It was the first Met Gala for both. Ms. Park, who had never seen a fashion magazine in North Korea and was “told what we could and could not wear by the government,” called the experience “difficult to comprehend.”
Reading about it afterward, she said, “I keep seeing who else was there, and thinking, ‘Really, I was there?’”
Ms. Park, who is highly regarded by activists after an array of international speaking engagements, including a TEDx talk and speeches at the Oslo Freedom Forum and One Young World Summit, said she hoped her presence at the gala would, in itself, be a statement and “bring other things to the table” on one of fashion’s most important evenings.
The pair largely shied away from the ordinary protocols of the evening, including public relations blasts announcing their attendance and of-the-minute social media documentation. But they said they used the cocktail period and the seated dinner to talk with other guests about the issue of displaced people. Among those attendees were Wendi Murdoch; Marissa Mayer, the president and chief executive of Yahoo; Anne Wojcicki, an entrepreneur; Joshua Kushner, a well-known investor; Kelly Slater, the professional surfer turned sustainable designer; and Karlie Kloss, an activist supermodel.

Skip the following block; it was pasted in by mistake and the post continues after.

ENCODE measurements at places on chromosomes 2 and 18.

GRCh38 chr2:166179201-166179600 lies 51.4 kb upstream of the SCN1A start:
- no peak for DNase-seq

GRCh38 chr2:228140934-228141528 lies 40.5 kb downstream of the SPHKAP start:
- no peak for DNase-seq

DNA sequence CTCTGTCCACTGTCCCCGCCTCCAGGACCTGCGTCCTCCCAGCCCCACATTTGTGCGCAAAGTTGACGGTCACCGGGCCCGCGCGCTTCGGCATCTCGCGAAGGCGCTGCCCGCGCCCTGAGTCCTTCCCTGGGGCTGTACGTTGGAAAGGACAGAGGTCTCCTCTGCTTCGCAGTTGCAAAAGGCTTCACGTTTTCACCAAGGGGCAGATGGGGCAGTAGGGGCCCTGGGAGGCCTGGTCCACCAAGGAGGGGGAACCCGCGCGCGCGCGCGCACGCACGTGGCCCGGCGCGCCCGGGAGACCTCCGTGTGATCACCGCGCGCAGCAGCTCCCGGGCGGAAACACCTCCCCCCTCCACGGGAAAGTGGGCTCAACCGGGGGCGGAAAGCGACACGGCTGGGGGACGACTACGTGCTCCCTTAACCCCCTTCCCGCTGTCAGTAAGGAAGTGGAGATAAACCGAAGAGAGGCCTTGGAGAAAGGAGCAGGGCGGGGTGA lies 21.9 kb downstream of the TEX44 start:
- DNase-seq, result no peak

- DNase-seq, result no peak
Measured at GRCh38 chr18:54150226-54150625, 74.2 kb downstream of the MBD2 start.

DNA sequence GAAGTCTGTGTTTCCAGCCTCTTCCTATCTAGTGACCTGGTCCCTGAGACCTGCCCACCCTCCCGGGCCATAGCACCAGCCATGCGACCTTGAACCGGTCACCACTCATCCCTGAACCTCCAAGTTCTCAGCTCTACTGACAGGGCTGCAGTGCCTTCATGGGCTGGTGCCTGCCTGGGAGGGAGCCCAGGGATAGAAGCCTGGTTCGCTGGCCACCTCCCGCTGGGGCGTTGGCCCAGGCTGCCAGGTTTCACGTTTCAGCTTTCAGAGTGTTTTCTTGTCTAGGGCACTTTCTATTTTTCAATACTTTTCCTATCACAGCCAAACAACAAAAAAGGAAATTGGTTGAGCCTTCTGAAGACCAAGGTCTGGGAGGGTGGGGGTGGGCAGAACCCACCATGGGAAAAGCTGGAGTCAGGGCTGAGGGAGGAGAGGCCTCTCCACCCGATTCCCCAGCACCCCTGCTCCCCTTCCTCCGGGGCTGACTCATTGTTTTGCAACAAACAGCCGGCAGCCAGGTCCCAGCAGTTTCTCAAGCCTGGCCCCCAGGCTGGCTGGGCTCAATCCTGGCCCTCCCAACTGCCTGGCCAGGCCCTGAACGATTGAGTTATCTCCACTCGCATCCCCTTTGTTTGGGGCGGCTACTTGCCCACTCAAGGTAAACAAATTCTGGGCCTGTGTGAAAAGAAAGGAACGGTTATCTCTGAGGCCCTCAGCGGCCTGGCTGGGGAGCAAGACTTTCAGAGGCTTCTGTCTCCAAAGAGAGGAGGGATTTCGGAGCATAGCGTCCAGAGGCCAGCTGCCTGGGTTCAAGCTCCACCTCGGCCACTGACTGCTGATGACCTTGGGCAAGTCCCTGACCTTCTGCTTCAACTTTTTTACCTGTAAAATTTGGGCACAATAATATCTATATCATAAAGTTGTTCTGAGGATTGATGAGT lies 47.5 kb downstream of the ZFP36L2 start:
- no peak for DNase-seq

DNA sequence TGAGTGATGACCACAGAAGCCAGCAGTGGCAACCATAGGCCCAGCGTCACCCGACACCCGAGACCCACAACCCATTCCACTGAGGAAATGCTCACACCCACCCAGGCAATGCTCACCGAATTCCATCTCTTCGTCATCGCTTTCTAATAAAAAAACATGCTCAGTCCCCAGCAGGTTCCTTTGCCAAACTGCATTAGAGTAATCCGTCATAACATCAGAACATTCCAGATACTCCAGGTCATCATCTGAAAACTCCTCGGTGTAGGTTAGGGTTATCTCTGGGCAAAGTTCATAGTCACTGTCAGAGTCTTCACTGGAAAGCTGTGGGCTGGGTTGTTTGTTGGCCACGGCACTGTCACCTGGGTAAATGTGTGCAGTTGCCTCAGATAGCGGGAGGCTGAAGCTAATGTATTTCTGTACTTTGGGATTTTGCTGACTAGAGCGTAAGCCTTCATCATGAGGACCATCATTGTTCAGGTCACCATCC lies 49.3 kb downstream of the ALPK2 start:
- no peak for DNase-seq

According to Mr. Gebbia, who says he “loves fashion, beauty, design and culture above all else,” the idea was “about using that promenade in a meaningful way.” And no one complained, they noted.
“I couldn’t have come to my very first Met Gala in any other way,” Mr. Gebbia said. “Nor could I have found a better way better to honor Rei Kawakubo’s core principles of constant risk-taking and venturing into the unknown in her journey toward artistic breakthrough.”
“It’s only our most unorthodox heroes that give us the confidence to step outside our own comfort zones.”
Source: New York Times